- Oct 01 2019 | 5:29 amThanks for the insights about the key frame technique involved. I stated above you might use UDP for sending automation data between Live (Max for Live) and Max. I use this mainly for slowly evolving parameters. If you really want to do key framing I would suggest to slice your audio in Ableton Live to Midi (I mean the build in function) and send Midi to Max. In Max you could trigger envelopes via the received Midi to do automation on small time scales like e.g. here https://cycling74.com/forums/mc-function-scrubbing-triggering-and-convenience or make use of the ease package.
- Oct 01 2019 | 2:12 pmif you're already familiar with jitter then the "keyframe by hand" technique is absolutely something you could achieve with Jitter, with your level of success being proportional to how deep down the rabbit hole you want to go. As Martin mentioned above, the recording best practices article provides a good starting point for non-realtime export from Jitter. you would simply replace the gesture recorder output with whatever data structure you are using to keyframe (coll, dict, pattrstorage are all possibilities). then the trick is charting the song at whatever frame rate you're recording at (typically 30 or 60 FPS).I would start with a very basic short (few seconds) song segment, chart it out by framerate, and see if you can map to some basic parameters of a jitter patch, then using the example from the article export it out and see how you did. I'm sure it will take some iterations to work out the kinks, but I have no doubt it's achievable.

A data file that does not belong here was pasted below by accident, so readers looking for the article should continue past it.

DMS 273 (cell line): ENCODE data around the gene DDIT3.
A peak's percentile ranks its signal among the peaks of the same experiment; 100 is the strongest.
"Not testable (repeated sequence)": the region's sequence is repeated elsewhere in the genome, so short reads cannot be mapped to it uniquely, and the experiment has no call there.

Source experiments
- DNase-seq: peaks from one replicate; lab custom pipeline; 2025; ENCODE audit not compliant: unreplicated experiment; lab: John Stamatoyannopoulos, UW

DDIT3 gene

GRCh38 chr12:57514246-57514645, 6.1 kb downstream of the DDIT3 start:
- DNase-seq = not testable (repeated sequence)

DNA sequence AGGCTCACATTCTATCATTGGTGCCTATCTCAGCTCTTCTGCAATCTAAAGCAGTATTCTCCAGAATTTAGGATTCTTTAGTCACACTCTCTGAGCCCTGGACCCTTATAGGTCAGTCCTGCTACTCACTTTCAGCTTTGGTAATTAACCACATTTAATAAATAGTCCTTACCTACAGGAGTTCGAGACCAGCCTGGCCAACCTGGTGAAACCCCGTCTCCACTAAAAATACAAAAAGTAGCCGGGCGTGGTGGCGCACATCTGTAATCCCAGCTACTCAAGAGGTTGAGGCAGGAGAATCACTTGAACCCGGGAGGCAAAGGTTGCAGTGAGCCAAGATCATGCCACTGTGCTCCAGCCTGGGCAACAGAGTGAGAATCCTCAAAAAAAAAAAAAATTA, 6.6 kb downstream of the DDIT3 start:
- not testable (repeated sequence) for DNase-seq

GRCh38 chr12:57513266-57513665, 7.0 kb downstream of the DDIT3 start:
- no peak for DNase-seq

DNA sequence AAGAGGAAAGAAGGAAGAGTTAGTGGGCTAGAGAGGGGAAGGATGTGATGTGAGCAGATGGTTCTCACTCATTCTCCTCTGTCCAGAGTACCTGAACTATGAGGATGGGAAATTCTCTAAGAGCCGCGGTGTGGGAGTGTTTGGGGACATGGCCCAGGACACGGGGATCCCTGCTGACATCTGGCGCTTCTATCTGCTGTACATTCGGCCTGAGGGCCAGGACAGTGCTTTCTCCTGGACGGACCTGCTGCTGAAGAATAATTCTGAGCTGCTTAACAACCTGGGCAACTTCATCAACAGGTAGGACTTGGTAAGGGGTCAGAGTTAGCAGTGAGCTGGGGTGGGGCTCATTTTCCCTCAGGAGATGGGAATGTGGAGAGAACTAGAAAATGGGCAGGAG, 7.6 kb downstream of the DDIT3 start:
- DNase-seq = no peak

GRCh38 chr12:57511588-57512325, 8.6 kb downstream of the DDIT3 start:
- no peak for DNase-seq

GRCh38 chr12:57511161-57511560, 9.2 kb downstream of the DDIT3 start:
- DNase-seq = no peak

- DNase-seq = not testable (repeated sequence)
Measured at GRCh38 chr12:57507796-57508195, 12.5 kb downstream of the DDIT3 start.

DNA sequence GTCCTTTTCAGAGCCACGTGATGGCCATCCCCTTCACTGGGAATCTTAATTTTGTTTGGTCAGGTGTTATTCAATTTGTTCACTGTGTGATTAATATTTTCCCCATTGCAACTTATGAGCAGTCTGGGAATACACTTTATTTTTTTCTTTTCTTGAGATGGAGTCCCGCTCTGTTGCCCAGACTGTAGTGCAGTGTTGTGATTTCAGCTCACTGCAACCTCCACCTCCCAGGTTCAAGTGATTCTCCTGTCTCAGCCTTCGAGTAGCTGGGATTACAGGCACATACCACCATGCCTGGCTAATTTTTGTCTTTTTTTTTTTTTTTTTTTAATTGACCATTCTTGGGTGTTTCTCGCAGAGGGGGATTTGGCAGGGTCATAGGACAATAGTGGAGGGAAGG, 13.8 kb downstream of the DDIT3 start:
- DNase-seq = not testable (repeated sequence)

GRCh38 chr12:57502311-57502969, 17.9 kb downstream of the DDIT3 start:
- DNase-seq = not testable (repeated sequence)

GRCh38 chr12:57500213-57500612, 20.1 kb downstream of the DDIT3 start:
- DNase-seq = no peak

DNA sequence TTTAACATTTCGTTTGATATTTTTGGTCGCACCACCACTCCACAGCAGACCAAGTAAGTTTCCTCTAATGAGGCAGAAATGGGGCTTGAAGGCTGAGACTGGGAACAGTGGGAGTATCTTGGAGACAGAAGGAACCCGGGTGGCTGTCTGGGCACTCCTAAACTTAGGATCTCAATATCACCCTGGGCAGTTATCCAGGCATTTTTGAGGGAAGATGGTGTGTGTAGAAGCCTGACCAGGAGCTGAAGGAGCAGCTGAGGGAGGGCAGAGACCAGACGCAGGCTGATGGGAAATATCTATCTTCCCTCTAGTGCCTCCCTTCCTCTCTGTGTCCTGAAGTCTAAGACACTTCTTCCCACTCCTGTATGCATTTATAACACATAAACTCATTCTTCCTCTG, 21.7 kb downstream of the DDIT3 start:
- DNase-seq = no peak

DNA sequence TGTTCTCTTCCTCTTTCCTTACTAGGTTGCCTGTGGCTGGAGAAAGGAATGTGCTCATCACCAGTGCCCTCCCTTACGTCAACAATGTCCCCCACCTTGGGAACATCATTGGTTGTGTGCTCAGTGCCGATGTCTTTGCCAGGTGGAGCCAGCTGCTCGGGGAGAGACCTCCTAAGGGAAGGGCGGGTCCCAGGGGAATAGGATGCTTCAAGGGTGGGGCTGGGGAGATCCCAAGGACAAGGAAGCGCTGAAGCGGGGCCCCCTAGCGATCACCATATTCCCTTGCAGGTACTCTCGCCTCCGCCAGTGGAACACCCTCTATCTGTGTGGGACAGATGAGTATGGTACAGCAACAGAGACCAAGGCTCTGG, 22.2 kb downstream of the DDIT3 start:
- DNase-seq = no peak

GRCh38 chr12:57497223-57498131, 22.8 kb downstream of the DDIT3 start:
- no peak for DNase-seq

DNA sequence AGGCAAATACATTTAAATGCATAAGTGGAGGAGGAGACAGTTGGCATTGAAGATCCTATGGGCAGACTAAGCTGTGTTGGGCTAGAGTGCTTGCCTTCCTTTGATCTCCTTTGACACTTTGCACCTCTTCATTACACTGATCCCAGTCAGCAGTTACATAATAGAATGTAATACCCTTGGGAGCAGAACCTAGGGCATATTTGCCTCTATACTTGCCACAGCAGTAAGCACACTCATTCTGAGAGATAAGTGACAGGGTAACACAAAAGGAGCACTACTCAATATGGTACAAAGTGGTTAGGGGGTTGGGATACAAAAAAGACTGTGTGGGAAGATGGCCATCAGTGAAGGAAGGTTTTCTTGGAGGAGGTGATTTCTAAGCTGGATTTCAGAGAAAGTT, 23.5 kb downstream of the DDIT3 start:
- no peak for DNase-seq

- Oct 01 2019 | 6:07 pm@Martin ah yes I was reading that thread the other day when looking at creating a keyframe system (for audio at the time) so thats definitely a way I'll consider. Will have to try a few tests to see how far I can get.@Rob I'm comfortable with Max and MSP, but jitter (and gen) are like a dark art to me. So no matter which path I choose to take I will have a learning curve ahead of me. If you're referring to being able to score out keyframes in a text file (e.g. time (ms) param1 param2 param3), then that would make composition the visuals a lot more feasible, as it seems in jitter I will be working with much a lower level system than other graphics software? Again I'll have to do some tests to figure out how deep I want to dive.@both My current thinking at this time is this (correct me if I'm wrong):Jitter is relatively low level - shaders have to be custom and you're really working with data rather than graphics or models. Also you have to be careful about which objects you use because not all of them use the GPU for processing, and if you have realtime data sequencing the patch that has to be stored for non realtime rendering - a process that has to presumably be created/patched manually.Blender is an absolute beast but terrifying to learn (for me at least - I prefer creating graphics with code and numbers!). Non-realtime but able to create scenes in a very intuitive environment, with the ability to script further in python, and use nodes for various processing options. My main reservation is that it is not Max based, and with most my creative and academic life being Max based (patching > social life), I'd love a Max-esque environment to do such a thing... then I foundTouch Designer, looks low level enough to interest me, but with enough internally built-in options to mean that I won't need to reinvent the wheel. Could be interesting...But I digress.I am definitely gonna to do some small experiments in each, but at this point in time I'm concerned I'll drive myself mad with programming shaders and shapes in Jitter, and then making sure the system works, whereas another option might make such a process simpler so my struggles are less technical.One question I do want to raise though is the workflow/mindset people approach Jitter with. For example, when building in MaxMSP, I build patches which can then be used to make a variety of different results, its not so to speak a "piece-per-patch". Do you approach Jitter in the same way? Almost building systems/software to be used for multiple different pieces and projects? Or do you prefer to start a patch, and have that patch focus on a single piece?